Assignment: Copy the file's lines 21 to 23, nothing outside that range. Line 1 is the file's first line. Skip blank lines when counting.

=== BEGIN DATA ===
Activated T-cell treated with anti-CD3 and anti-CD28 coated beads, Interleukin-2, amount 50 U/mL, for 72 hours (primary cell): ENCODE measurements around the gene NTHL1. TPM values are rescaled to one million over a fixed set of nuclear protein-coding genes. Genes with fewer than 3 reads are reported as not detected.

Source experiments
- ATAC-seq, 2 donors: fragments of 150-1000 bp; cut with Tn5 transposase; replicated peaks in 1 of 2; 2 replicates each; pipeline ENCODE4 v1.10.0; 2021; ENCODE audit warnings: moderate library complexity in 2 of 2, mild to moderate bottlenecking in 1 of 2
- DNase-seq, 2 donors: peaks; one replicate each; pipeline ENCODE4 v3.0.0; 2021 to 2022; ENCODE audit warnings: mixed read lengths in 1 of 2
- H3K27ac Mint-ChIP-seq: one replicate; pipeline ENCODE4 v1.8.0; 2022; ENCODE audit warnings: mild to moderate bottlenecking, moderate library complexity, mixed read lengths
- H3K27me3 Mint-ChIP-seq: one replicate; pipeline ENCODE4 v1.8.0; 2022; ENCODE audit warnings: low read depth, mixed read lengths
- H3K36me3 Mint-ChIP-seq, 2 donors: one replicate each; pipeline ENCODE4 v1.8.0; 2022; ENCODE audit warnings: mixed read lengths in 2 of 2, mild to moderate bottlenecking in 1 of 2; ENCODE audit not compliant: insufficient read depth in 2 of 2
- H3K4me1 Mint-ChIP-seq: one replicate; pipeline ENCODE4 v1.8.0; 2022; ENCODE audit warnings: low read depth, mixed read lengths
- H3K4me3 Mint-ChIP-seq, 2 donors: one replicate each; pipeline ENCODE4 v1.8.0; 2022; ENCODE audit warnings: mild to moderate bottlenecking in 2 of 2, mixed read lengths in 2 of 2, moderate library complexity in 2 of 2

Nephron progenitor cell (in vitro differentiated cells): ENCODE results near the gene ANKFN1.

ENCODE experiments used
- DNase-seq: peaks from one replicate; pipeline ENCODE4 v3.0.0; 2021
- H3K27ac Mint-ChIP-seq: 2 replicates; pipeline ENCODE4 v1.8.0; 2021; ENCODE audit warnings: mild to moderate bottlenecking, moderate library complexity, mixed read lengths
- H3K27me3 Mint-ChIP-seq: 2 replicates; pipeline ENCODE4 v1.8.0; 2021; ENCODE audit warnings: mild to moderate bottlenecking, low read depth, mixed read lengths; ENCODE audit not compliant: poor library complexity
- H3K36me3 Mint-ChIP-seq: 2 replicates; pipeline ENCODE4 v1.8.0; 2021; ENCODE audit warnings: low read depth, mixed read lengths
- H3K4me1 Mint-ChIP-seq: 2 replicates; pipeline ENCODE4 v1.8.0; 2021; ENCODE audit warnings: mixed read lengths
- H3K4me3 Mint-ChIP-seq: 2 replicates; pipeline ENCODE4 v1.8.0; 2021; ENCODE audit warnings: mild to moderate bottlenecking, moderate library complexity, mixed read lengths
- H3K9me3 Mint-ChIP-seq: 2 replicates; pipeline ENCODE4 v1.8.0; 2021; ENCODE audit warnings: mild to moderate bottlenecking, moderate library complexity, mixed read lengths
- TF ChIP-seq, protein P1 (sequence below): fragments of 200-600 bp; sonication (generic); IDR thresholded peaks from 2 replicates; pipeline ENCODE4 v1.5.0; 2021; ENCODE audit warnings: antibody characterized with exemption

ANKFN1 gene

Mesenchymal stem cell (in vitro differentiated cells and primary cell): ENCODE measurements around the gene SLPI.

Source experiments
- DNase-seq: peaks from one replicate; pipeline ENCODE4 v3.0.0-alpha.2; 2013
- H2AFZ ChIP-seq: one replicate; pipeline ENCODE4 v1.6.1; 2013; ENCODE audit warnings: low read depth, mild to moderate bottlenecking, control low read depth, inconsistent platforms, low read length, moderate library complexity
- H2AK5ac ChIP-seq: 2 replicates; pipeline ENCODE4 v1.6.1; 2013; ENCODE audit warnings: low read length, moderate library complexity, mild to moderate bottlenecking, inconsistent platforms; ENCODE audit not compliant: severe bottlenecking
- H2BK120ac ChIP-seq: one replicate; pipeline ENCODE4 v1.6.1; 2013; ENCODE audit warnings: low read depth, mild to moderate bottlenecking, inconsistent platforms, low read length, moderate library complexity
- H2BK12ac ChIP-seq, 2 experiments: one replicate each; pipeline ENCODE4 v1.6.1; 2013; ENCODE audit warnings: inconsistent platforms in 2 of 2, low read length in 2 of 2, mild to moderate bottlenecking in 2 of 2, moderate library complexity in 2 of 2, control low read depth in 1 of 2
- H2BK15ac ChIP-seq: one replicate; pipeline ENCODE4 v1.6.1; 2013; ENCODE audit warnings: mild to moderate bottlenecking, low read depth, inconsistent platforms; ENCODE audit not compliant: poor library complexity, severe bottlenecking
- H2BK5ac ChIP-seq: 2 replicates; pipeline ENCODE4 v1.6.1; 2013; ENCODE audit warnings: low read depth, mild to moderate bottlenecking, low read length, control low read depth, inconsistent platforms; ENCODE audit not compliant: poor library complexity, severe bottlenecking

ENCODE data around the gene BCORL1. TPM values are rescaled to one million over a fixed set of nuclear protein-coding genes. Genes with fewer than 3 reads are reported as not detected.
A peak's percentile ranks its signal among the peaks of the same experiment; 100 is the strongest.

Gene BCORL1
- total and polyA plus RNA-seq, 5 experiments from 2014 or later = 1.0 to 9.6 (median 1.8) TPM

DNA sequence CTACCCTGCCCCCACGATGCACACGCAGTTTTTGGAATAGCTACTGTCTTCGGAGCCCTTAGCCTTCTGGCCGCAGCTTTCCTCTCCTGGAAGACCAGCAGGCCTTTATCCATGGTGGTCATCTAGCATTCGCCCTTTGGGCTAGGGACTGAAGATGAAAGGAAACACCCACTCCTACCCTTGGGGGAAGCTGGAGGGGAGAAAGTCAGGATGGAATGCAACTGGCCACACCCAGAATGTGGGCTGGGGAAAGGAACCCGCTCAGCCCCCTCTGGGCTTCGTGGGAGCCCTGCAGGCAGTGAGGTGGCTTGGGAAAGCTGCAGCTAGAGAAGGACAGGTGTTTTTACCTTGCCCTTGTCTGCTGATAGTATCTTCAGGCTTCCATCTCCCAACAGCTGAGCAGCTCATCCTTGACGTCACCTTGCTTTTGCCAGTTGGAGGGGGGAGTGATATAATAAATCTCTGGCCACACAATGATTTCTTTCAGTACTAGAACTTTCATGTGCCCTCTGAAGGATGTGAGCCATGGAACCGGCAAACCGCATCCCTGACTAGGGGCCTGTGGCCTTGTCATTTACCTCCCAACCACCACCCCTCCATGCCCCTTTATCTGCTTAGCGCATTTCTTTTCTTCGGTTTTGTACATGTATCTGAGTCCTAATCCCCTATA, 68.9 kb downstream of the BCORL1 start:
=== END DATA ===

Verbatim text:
Mesenchymal stem cell (in vitro differentiated cells and primary cell): ENCODE measurements around the gene SLPI.

Source experiments
- DNase-seq: peaks from one replicate; pipeline ENCODE4 v3.0.0-alpha.2; 2013